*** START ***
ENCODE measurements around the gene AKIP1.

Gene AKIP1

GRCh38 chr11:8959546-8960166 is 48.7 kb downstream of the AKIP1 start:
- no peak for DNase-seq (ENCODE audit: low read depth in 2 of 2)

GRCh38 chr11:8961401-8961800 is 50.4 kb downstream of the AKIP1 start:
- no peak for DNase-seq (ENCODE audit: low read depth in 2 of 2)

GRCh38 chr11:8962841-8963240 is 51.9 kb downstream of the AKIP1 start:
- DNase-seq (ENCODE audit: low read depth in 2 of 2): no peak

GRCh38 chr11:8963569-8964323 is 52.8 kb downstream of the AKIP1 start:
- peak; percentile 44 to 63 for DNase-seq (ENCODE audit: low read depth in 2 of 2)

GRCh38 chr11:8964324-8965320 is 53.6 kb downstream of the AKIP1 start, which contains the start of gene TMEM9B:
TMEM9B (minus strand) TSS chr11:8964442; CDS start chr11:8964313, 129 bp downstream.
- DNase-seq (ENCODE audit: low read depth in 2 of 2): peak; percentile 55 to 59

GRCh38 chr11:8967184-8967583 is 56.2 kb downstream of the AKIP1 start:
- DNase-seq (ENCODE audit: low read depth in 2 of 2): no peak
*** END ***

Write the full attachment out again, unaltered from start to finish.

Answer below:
ENCODE measurements around the gene AKIP1.

Gene AKIP1

GRCh38 chr11:8959546-8960166 is 48.7 kb downstream of the AKIP1 start:
- no peak for DNase-seq (ENCODE audit: low read depth in 2 of 2)

GRCh38 chr11:8961401-8961800 is 50.4 kb downstream of the AKIP1 start:
- no peak for DNase-seq (ENCODE audit: low read depth in 2 of 2)

GRCh38 chr11:8962841-8963240 is 51.9 kb downstream of the AKIP1 start:
- DNase-seq (ENCODE audit: low read depth in 2 of 2): no peak

GRCh38 chr11:8963569-8964323 is 52.8 kb downstream of the AKIP1 start:
- peak; percentile 44 to 63 for DNase-seq (ENCODE audit: low read depth in 2 of 2)

GRCh38 chr11:8964324-8965320 is 53.6 kb downstream of the AKIP1 start, which contains the start of gene TMEM9B:
TMEM9B (minus strand) TSS chr11:8964442; CDS start chr11:8964313, 129 bp downstream.
- DNase-seq (ENCODE audit: low read depth in 2 of 2): peak; percentile 55 to 59

GRCh38 chr11:8967184-8967583 is 56.2 kb downstream of the AKIP1 start:
- DNase-seq (ENCODE audit: low read depth in 2 of 2): no peak